See other issues.
We believe that the death penalty is an important tool of society that has been made too costly. We do not believe that we need to abolish the death penalty to save money, but rather that we need to make the death penalty less expensive.
A common argument against the death penalty, is to point out that it is not technically possible to avoid killing innocents on occasion.
Ironically enough, abortion, which guarantees the murder of innocents, has been credited with reduced crime rates in New York, and many think this makes abortion a good thing. Belief in the goodness of abortion, however, correlates strongly with belief in the badness of the death penalty, often attacked for its killing of innocents.
We consider abortion to be a form of murder, but consider it *potentially* justifiable under a very narrow set of circumstances, namely threat to the life of the mother, threat to the life of the child, or when the pregnancy was a result of rape. So, I would occasionally condone the killing of innocents, sad as it might be.
Similarly, in war, there is a risk of killing "innocents" (non-enemies), but the risk of killing innocents does not lead me to conclude that my country needs to abandon defense of its citizens. (Though, war is, often enough abused.)
If I was to use a gun to defend myself from an attacker, I might accidentally hurt myself, or someone else. Do I then abandon that self defense?
Similarly, in each circumstance where we might consider applying the death penalty, there is some risk of killing innocents. The death penalty, however, is a form of domestic self-defense (or, at least, it should be thought of that way), and while the opportunity for reflection should be embraced, so as to come to a thoughtful determination of the best course of action, the fact remains that we are weighing very real risks and costs against the risk of killing an innocent, and just like in other scenarios, that risk, and that cost, is not so great as to justify paralysis.
Killing to Show Killing is Wrong
It is possible that capital punishment has some deterrent affect, but that should not be a significant concern. The "tough on crime" viewpoint has been shown to do little more to deter crime than sentences and policies of a softer nature. It has lead to high recidivism rates and cruelty.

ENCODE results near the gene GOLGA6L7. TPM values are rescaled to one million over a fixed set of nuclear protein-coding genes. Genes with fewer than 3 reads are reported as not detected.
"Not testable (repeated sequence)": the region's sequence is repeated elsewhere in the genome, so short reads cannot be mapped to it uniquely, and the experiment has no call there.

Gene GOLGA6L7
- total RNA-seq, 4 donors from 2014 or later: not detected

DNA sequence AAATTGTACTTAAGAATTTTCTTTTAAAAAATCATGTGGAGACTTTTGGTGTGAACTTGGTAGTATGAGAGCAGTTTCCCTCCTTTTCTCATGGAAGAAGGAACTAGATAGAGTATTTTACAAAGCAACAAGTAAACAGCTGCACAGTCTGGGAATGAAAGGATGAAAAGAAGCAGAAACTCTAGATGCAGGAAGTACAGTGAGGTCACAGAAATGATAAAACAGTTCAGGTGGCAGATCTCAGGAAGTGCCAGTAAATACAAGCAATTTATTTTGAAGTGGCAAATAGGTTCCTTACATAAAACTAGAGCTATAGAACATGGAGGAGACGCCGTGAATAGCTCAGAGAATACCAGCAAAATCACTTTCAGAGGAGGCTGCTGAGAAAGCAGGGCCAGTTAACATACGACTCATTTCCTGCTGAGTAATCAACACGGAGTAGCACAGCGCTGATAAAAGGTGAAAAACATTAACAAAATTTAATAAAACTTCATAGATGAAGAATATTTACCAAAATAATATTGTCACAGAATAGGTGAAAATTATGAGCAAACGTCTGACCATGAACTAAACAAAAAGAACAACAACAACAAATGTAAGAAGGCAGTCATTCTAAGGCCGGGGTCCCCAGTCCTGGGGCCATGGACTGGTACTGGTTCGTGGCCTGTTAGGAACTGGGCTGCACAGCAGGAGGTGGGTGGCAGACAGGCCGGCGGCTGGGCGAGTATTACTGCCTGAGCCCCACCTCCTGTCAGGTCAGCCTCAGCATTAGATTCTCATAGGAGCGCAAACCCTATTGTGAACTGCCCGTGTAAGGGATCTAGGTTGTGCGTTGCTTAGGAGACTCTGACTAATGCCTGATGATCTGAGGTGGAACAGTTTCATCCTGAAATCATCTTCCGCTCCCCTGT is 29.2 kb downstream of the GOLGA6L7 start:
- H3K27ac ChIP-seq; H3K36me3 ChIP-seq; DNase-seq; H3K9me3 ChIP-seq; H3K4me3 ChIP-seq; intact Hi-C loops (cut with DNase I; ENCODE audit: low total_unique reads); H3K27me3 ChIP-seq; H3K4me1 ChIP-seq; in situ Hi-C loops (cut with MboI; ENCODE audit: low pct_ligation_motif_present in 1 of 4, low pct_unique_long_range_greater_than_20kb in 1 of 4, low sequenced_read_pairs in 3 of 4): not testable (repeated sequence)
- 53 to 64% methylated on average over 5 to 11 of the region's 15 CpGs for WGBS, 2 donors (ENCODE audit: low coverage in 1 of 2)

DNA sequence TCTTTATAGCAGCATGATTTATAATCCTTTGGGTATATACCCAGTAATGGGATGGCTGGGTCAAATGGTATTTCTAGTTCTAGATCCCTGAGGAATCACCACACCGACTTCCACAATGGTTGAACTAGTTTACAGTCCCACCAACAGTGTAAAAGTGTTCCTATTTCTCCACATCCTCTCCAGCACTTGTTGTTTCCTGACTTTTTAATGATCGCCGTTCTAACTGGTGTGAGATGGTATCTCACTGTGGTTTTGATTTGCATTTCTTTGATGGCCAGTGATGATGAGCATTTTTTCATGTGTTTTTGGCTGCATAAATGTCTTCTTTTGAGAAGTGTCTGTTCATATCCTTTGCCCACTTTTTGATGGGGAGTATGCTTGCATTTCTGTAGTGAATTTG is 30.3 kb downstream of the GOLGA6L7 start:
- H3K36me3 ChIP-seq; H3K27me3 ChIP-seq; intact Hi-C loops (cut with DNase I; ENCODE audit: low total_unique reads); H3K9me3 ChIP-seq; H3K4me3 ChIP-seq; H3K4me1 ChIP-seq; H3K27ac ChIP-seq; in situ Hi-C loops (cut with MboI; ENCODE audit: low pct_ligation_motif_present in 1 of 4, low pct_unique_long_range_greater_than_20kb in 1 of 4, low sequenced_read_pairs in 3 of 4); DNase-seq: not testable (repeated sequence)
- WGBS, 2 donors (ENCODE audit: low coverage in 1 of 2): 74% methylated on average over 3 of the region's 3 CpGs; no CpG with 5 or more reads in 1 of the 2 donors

We don't (or at least shouldn't) kill people who kill people to teach anybody that killing is wrong. Killing people, in fact, isn't always wrong, so that would be a stupid idea to teach.
Killing is necessary to sustain life. Death is a natural part of the human experience. We kill people who are "murderers", because they pose an unacceptable risk and burden to society by demonstrating a willingness to violate the right to life of others without reasonable cause. (eg. Self-defense, defense of property, defense of country, defense of neighbor, ...)
The argument dujour against the death penalty revolves around the fact that it is a very expensive punishment to inflict. In an attempt to thwart the assertion of opponents of the death penalty who point out the fact that innocents get killed, we have created a process which is onerous in the extreme. In doing this, opponents of the death penalty were given yet another argument against the practice. The death penalty should not be expensive and it should not take even one decade to execute. However, even in the face of such expense, it is clear that "allowing" the death penalty, as we do now, is not the same thing as "requiring" the death penalty. When the death penalty is removed as an option, it means that such action can never be taken, no matter how beneficial it may turn out to be in some particular case. With the death penalty left as an option, we are not forced to take take upon us that expense in any particular situation. Thus, forbidding the death penalty does not necessarily save us money, but does necessarily reduce our options for dealing with criminals.
It might make sense to define guidelines that prevent the use of the death penalty when the cost is not worth the benefit, but to do away with it altogether seems foolish.